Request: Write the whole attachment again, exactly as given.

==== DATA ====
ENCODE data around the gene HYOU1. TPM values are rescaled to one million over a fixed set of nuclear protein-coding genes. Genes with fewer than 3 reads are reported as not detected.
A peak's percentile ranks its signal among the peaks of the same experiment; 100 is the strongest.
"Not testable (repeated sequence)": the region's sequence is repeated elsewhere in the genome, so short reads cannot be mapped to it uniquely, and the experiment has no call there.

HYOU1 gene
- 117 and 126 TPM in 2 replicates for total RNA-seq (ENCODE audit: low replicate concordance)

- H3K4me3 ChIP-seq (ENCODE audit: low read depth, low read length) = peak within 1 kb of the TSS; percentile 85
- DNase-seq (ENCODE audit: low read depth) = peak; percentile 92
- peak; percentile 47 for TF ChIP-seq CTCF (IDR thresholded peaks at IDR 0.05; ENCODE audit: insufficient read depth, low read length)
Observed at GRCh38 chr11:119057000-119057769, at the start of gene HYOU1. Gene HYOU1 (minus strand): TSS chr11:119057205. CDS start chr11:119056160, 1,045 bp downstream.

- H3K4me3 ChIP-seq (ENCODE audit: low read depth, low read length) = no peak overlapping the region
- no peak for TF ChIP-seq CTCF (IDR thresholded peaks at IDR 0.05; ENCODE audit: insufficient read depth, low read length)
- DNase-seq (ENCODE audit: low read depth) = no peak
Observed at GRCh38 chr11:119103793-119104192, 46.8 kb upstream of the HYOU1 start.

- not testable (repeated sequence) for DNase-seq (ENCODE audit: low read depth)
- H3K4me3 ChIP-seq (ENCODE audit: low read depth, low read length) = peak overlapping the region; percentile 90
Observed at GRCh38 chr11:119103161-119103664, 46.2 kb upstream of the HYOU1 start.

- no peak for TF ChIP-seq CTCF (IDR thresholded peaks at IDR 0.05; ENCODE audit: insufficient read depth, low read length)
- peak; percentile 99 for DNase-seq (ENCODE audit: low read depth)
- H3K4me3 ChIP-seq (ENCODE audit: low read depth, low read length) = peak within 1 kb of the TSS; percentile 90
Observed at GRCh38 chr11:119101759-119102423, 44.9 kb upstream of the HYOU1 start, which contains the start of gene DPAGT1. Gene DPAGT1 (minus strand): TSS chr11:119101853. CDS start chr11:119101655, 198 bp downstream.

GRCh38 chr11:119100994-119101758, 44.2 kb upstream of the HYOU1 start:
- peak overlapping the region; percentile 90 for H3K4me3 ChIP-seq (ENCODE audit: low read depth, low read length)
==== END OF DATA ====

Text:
ENCODE data around the gene HYOU1. TPM values are rescaled to one million over a fixed set of nuclear protein-coding genes. Genes with fewer than 3 reads are reported as not detected.
A peak's percentile ranks its signal among the peaks of the same experiment; 100 is the strongest.
"Not testable (repeated sequence)": the region's sequence is repeated elsewhere in the genome, so short reads cannot be mapped to it uniquely, and the experiment has no call there.

HYOU1 gene
- 117 and 126 TPM in 2 replicates for total RNA-seq (ENCODE audit: low replicate concordance)

- H3K4me3 ChIP-seq (ENCODE audit: low read depth, low read length) = peak within 1 kb of the TSS; percentile 85
- DNase-seq (ENCODE audit: low read depth) = peak; percentile 92
- peak; percentile 47 for TF ChIP-seq CTCF (IDR thresholded peaks at IDR 0.05; ENCODE audit: insufficient read depth, low read length)
Observed at GRCh38 chr11:119057000-119057769, at the start of gene HYOU1. Gene HYOU1 (minus strand): TSS chr11:119057205. CDS start chr11:119056160, 1,045 bp downstream.

- H3K4me3 ChIP-seq (ENCODE audit: low read depth, low read length) = no peak overlapping the region
- no peak for TF ChIP-seq CTCF (IDR thresholded peaks at IDR 0.05; ENCODE audit: insufficient read depth, low read length)
- DNase-seq (ENCODE audit: low read depth) = no peak
Observed at GRCh38 chr11:119103793-119104192, 46.8 kb upstream of the HYOU1 start.

- not testable (repeated sequence) for DNase-seq (ENCODE audit: low read depth)
- H3K4me3 ChIP-seq (ENCODE audit: low read depth, low read length) = peak overlapping the region; percentile 90
Observed at GRCh38 chr11:119103161-119103664, 46.2 kb upstream of the HYOU1 start.

- no peak for TF ChIP-seq CTCF (IDR thresholded peaks at IDR 0.05; ENCODE audit: insufficient read depth, low read length)
- peak; percentile 99 for DNase-seq (ENCODE audit: low read depth)
- H3K4me3 ChIP-seq (ENCODE audit: low read depth, low read length) = peak within 1 kb of the TSS; percentile 90
Observed at GRCh38 chr11:119101759-119102423, 44.9 kb upstream of the HYOU1 start, which contains the start of gene DPAGT1. Gene DPAGT1 (minus strand): TSS chr11:119101853. CDS start chr11:119101655, 198 bp downstream.

GRCh38 chr11:119100994-119101758, 44.2 kb upstream of the HYOU1 start:
- peak overlapping the region; percentile 90 for H3K4me3 ChIP-seq (ENCODE audit: low read depth, low read length)